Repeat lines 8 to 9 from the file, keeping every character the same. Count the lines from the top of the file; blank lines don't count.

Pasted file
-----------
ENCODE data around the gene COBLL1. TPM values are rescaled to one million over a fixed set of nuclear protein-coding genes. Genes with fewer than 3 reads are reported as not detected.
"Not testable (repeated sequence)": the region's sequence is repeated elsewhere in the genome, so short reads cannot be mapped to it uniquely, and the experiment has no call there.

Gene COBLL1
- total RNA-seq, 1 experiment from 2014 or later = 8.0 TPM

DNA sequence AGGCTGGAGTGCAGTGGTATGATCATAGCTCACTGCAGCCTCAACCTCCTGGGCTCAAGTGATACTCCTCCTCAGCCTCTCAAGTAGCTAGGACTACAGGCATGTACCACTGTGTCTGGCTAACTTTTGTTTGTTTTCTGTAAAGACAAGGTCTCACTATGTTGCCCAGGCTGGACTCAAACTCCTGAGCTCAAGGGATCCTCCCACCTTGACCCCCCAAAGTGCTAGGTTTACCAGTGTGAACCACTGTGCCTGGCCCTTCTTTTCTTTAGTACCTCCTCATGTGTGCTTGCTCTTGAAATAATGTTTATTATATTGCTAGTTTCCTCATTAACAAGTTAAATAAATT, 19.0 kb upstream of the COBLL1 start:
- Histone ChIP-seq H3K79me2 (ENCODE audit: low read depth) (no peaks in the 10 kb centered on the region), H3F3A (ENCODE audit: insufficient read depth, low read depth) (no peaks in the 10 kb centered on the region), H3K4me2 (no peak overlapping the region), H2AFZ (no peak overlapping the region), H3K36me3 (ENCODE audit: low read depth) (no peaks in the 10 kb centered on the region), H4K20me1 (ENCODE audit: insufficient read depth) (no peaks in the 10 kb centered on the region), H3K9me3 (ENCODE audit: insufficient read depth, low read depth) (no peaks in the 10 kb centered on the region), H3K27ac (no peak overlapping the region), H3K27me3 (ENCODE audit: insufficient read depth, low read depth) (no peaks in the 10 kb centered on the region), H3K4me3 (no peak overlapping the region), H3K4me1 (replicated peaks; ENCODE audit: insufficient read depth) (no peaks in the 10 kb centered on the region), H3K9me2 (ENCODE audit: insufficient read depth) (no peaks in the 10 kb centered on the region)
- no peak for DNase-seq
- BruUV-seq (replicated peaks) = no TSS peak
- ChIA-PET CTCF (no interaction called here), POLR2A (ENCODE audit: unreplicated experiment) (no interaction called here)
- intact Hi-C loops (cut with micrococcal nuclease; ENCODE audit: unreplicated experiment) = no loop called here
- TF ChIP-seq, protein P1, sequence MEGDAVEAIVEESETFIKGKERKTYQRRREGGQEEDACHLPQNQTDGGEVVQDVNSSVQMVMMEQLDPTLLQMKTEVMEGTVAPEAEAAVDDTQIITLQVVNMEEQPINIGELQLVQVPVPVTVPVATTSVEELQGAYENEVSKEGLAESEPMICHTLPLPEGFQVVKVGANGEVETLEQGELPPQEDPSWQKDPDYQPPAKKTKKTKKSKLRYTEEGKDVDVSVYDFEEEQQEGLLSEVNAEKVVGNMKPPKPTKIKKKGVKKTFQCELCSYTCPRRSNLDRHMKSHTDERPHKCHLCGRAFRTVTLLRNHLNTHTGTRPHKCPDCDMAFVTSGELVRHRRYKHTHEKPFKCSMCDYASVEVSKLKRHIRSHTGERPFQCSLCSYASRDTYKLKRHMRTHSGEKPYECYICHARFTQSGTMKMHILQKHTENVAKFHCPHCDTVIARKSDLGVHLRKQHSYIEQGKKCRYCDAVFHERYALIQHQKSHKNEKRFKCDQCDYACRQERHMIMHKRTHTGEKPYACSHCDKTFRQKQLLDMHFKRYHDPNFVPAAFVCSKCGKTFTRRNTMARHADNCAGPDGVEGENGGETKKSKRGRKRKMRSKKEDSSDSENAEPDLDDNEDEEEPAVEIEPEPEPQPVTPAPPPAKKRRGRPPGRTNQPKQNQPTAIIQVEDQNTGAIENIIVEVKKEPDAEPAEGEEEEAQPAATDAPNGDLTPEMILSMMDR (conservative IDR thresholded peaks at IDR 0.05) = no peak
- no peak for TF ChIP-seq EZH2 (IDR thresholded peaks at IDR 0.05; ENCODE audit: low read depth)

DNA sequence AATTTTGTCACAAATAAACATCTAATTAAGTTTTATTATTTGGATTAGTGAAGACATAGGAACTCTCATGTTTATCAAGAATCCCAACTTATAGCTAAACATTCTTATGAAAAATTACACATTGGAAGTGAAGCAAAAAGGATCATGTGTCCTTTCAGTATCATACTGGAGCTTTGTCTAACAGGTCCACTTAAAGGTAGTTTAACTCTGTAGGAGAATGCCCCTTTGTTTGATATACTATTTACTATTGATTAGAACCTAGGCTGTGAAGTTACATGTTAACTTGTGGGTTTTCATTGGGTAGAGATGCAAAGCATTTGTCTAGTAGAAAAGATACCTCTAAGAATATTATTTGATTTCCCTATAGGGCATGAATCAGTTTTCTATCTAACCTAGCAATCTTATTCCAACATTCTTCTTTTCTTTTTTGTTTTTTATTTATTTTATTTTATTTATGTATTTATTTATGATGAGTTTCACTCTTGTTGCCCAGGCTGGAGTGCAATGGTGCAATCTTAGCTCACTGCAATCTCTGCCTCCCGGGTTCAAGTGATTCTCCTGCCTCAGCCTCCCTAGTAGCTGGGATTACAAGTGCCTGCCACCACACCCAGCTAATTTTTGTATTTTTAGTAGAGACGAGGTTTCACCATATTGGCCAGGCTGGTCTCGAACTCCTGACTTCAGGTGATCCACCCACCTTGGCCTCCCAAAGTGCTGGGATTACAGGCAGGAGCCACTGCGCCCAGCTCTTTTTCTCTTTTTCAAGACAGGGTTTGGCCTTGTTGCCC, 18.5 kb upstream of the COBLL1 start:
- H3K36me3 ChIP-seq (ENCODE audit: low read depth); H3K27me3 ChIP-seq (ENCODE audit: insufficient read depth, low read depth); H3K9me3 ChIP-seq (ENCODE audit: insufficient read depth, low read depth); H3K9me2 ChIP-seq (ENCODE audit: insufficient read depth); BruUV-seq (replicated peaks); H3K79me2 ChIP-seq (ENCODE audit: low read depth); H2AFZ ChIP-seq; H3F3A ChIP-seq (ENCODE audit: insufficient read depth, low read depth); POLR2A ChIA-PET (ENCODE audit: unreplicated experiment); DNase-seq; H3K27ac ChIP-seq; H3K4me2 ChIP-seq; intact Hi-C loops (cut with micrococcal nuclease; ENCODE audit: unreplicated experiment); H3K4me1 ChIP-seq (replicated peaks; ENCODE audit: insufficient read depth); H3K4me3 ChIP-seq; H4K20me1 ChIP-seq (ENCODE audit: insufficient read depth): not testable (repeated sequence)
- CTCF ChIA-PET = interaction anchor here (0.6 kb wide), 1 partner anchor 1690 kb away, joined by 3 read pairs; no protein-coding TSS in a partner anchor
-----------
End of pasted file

- BruUV-seq (replicated peaks) = no TSS peak
- ChIA-PET CTCF (no interaction called here), POLR2A (ENCODE audit: unreplicated experiment) (no interaction called here)